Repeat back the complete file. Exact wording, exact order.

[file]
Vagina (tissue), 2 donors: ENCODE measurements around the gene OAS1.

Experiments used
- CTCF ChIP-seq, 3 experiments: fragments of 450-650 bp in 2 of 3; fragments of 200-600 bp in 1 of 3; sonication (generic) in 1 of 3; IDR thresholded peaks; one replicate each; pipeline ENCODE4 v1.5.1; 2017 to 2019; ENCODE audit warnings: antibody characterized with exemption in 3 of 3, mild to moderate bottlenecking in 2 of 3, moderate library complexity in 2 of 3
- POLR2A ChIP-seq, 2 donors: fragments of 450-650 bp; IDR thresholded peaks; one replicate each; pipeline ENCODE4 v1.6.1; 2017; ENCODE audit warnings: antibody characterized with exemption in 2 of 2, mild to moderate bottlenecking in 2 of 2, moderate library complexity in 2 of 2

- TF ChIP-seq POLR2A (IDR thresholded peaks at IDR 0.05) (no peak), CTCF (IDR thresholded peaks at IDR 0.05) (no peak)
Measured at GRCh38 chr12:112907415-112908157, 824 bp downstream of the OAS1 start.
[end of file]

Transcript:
Vagina (tissue), 2 donors: ENCODE measurements around the gene OAS1.

Experiments used
- CTCF ChIP-seq, 3 experiments: fragments of 450-650 bp in 2 of 3; fragments of 200-600 bp in 1 of 3; sonication (generic) in 1 of 3; IDR thresholded peaks; one replicate each; pipeline ENCODE4 v1.5.1; 2017 to 2019; ENCODE audit warnings: antibody characterized with exemption in 3 of 3, mild to moderate bottlenecking in 2 of 3, moderate library complexity in 2 of 3
- POLR2A ChIP-seq, 2 donors: fragments of 450-650 bp; IDR thresholded peaks; one replicate each; pipeline ENCODE4 v1.6.1; 2017; ENCODE audit warnings: antibody characterized with exemption in 2 of 2, mild to moderate bottlenecking in 2 of 2, moderate library complexity in 2 of 2

- TF ChIP-seq POLR2A (IDR thresholded peaks at IDR 0.05) (no peak), CTCF (IDR thresholded peaks at IDR 0.05) (no peak)
Measured at GRCh38 chr12:112907415-112908157, 824 bp downstream of the OAS1 start.